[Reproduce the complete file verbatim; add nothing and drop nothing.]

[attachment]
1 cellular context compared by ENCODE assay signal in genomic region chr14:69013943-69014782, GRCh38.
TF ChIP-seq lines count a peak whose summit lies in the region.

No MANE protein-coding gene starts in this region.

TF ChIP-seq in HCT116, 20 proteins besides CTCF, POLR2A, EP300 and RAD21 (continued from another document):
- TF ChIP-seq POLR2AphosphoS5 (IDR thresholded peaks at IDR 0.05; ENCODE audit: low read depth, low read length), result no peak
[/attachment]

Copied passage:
1 cellular context compared by ENCODE assay signal in genomic region chr14:69013943-69014782, GRCh38.
TF ChIP-seq lines count a peak whose summit lies in the region.

No MANE protein-coding gene starts in this region.

TF ChIP-seq in HCT116, 20 proteins besides CTCF, POLR2A, EP300 and RAD21 (continued from another document):
- TF ChIP-seq POLR2AphosphoS5 (IDR thresholded peaks at IDR 0.05; ENCODE audit: low read depth, low read length), result no peak